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Fall manure applications to forage stands

Paul H. Craig Published on 18 November 2011

Maximizing your forage supply will be extremely important this year due to tight supplies and high prices for replacement forages. Be sure to use forage analysis on all your forages frequently this feedout period.

With the late-season harvest these forage stands can provide an opportunity to empty manure pits and provide the crop with needed nutrients for next year. Alfalfa and forage grasses are heavy consumers of soil nutrients.

 Book values for nutrient removal by alfalfa are 50 # N, 15 # P2O5 and 50# K2O. Orchardgrass removes 50 # N, 17 # P2O5 and 62 # K2O and Timothy 38 # N, 14 # P2O5 and 62 # K2O per ton of dry matter.

A typical five-ton per acre per year alfalfa crop removes 250 # N, 75 # P2O5 and 250 # K2O and a four-ton orchardgrass harvest removes 200 # N, 68 # P2O5 and 248 # K2O. Without close monitoring with soil test reports or fertilizer budgets, soil fertility levels can be dramatically lowered during the four-year to six-year lifespan.

Fall applications of manure to forage stands can be used to meet the high demands of forage nutrients if some agronomic and environmental considerations are kept in mind. The challenges of manure applications to forages are related to soil and stand conditions.

Fall manure applications are a great time to address P2O5 and K2O levels. They also save time in the spring, when soils also tend to be wetter. Fall manure applications also help root development before winter dormancy and help spring growth get started. Weed scientists report less weed stimulation from fall manure applications compared to spring applications.

Wheel traffic can cause surface and deep compaction when soil conditions are not fit. Over the lifespan of the stand this compaction can lead to reduced water infiltration and decreased surface and deep root development. Injury to the developing shoots and the crowns can also lead to reduced stands.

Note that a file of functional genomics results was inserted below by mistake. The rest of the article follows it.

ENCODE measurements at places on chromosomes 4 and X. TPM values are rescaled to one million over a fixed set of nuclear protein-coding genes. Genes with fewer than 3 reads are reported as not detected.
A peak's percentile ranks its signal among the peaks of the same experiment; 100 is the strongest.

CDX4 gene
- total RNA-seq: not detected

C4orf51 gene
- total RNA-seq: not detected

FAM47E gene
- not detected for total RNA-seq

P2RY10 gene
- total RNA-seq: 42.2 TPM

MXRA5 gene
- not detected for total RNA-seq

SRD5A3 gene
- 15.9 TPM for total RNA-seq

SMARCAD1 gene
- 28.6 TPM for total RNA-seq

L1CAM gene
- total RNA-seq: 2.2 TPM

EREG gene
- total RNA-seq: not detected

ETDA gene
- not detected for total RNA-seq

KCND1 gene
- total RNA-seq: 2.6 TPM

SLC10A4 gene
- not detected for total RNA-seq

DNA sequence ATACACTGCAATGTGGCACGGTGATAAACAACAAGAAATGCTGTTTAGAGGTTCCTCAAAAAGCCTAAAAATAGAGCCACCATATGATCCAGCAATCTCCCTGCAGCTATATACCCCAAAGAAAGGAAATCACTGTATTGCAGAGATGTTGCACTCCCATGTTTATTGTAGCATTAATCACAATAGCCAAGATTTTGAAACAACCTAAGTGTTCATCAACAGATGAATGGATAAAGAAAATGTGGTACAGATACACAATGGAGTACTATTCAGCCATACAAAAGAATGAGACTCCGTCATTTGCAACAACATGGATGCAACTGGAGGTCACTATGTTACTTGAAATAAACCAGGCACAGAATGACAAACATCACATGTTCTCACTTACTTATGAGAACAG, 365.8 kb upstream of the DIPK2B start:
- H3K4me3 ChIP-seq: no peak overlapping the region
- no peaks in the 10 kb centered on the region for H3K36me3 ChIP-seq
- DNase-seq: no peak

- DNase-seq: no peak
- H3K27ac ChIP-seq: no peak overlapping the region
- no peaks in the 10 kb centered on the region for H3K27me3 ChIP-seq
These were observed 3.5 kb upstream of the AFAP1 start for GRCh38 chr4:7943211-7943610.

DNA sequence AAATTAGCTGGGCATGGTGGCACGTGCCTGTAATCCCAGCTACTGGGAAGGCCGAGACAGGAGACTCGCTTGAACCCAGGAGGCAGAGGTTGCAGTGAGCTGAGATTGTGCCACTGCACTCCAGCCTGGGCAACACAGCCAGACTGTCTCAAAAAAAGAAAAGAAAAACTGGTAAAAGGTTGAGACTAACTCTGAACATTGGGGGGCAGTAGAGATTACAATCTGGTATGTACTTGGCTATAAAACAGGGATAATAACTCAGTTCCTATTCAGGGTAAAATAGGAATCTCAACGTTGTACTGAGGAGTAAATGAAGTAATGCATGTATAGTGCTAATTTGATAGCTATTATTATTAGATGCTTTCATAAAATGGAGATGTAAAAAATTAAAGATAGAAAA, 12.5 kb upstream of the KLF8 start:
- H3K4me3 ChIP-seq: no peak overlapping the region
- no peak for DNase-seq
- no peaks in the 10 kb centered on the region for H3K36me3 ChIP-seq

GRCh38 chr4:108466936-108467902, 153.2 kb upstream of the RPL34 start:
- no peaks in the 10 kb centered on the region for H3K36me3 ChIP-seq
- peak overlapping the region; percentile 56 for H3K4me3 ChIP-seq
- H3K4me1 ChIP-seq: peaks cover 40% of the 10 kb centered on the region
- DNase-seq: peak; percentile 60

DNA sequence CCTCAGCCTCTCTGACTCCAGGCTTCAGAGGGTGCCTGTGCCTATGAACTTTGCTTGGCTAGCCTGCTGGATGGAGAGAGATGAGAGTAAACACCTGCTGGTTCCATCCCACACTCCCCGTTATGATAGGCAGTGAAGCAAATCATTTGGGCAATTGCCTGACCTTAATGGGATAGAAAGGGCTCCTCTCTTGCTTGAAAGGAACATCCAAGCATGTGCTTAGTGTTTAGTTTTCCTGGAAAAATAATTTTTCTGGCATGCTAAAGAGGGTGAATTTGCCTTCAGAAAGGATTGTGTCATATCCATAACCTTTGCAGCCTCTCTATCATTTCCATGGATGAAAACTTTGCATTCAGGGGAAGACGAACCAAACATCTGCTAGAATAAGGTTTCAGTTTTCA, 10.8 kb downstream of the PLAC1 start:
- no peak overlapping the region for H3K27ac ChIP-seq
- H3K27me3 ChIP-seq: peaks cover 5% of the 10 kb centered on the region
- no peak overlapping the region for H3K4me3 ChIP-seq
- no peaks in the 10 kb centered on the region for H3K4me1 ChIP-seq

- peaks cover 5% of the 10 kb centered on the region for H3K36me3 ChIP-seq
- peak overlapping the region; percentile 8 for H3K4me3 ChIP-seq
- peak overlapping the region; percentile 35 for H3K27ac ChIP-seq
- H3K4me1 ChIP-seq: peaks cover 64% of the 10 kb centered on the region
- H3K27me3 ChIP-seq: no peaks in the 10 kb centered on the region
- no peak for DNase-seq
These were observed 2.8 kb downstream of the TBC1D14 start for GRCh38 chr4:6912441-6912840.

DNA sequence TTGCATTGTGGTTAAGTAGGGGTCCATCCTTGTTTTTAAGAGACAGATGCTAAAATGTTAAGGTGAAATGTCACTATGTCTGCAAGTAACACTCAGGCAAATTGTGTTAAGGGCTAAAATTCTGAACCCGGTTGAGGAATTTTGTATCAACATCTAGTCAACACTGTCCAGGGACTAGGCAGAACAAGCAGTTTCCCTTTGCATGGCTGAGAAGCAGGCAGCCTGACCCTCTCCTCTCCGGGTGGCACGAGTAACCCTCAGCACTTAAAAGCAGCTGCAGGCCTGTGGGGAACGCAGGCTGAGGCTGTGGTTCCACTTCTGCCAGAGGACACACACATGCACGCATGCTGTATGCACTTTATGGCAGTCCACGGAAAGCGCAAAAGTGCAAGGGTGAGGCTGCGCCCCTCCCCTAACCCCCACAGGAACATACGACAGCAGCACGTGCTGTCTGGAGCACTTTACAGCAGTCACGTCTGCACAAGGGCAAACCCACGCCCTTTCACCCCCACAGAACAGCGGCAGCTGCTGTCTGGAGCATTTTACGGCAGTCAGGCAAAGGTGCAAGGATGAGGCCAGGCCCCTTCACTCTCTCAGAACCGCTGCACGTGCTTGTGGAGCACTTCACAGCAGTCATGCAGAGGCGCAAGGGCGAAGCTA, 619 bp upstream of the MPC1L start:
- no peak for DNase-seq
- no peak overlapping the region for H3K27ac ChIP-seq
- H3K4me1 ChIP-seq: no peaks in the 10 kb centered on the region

Drag line manure applications can also injure shoots and crowns. Using flotation tires and smaller loads can reduce these effects but staying off poor soil conditions is important.

Environmentally, fall manure applications can lead to a greater risk of runoff. Applications made to forage stands will limit this risk compared to applications to corn silage fields. Another risk more common in wetter areas is infiltration into tile lines. Producers should be aware of field conditions when applying manure at any time of the year.

Liquid manures are preferable to bedded pack manures on forages. Smothering of the crop and the potential for picking up manure clumps next spring increase with bedded pack manures.

A typical rate of 3,000 gallons per acre of liquid manure in the fall will be adequate. Priority for fall manure applications should be older grass stands first, followed by the oldest alfalfa stands and then younger stands last. Be sure to stay out of waterways and 100 feet away from streams.

Check your crop records and soil test reports to closely monitor soil nutrient levels. It is still possible to take advantage of this fall weather to address nutrient needs and distribute manure to targeted areas.  FG

Paul H. Craig
Senior Extension Educator
Penn State University Extension – Dauphin County

—Penn State Field Crop News, Vol. 11, No. 31